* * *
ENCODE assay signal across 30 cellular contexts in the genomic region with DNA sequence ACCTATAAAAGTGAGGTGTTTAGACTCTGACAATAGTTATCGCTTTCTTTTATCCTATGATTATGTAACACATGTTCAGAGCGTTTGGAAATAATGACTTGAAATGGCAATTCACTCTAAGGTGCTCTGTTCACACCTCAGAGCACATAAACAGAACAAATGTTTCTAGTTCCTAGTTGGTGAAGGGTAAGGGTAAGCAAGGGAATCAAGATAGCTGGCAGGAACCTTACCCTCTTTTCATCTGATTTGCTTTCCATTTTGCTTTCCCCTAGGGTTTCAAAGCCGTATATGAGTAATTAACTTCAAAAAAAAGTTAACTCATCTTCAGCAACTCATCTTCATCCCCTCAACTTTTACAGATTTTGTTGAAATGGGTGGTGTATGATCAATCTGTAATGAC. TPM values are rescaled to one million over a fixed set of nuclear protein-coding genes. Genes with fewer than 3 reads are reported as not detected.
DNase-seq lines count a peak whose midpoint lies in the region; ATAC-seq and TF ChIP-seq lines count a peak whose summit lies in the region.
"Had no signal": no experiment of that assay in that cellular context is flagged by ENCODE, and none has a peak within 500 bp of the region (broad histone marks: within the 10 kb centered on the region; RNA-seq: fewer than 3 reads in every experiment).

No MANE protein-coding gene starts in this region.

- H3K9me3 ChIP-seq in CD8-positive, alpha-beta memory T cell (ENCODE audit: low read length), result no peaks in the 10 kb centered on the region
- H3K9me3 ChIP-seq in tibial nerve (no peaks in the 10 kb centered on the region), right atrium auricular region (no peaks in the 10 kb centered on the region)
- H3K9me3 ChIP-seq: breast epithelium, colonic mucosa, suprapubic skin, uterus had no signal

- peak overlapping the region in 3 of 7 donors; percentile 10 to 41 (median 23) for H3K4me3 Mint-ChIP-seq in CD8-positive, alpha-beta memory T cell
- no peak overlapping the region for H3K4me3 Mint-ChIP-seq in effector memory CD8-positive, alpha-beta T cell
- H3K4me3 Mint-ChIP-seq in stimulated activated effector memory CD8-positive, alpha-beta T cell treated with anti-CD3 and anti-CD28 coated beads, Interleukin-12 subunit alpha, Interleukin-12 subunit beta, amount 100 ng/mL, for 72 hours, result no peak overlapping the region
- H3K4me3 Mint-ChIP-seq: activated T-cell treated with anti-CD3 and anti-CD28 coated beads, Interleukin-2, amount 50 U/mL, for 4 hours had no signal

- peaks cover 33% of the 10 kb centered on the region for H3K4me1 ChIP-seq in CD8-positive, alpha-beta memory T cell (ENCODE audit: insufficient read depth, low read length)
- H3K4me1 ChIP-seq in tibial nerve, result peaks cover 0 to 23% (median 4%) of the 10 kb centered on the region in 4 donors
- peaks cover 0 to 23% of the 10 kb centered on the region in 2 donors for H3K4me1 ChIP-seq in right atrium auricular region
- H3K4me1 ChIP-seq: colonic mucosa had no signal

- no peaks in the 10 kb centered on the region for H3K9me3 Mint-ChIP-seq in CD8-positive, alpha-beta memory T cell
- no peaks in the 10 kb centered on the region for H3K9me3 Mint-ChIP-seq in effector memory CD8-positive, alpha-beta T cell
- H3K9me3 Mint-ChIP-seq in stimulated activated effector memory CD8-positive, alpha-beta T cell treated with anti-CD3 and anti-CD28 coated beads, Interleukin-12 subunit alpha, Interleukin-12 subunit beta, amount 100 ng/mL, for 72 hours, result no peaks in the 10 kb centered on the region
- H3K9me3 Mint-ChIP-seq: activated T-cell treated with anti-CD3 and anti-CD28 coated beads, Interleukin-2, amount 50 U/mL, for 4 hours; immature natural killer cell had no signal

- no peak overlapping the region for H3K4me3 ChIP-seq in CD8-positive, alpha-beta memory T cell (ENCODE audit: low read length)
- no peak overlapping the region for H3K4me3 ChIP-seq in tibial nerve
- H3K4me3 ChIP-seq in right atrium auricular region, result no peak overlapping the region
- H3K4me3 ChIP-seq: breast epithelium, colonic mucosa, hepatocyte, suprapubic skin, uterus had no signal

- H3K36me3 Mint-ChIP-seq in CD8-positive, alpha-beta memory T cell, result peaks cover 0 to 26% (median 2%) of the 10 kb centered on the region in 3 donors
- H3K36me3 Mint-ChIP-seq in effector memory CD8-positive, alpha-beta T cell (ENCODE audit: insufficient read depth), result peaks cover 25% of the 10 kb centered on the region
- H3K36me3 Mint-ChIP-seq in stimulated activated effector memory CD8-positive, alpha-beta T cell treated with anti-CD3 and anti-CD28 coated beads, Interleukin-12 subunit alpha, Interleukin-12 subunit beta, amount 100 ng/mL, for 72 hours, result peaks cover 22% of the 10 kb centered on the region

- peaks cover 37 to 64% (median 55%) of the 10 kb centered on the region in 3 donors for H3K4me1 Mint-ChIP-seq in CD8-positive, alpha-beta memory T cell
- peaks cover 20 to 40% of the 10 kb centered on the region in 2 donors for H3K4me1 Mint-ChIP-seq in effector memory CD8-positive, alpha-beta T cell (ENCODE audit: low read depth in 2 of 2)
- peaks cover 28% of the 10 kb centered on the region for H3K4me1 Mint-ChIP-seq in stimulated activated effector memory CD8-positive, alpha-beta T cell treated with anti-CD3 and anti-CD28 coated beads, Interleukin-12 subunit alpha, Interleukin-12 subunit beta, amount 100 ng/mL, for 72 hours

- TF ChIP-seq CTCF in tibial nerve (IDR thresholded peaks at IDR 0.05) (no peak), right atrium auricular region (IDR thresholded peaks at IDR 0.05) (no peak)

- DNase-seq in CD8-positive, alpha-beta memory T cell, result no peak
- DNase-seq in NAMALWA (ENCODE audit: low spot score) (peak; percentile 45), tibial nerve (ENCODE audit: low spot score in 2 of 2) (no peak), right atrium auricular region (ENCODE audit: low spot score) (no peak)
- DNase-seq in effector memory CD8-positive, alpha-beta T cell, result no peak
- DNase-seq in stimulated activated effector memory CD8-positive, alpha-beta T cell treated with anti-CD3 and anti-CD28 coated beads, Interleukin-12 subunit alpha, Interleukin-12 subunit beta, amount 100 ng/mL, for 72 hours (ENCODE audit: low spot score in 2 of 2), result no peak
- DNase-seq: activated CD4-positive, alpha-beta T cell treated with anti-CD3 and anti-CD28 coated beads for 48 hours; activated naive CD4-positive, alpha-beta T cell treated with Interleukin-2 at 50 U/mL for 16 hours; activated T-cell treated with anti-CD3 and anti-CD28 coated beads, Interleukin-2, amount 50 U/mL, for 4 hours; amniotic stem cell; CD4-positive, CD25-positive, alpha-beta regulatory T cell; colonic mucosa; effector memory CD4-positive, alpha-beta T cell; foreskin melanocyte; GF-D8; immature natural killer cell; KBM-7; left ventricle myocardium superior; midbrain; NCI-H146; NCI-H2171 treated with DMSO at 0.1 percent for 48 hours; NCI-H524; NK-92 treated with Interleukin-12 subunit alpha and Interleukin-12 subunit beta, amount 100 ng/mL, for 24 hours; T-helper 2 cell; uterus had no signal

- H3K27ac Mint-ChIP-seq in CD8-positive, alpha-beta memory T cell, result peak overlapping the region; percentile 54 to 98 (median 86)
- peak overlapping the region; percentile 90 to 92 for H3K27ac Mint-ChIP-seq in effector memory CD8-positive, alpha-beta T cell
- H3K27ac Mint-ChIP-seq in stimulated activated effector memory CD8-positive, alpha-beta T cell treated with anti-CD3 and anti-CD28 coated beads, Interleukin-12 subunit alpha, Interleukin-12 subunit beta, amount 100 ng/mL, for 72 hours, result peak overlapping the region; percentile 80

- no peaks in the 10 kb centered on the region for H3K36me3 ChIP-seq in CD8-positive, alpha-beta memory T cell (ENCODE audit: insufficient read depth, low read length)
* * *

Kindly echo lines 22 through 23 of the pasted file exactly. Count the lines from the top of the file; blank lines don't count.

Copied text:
- H3K4me3 ChIP-seq in right atrium auricular region, result no peak overlapping the region
- H3K4me3 ChIP-seq: breast epithelium, colonic mucosa, hepatocyte, suprapubic skin, uterus had no signal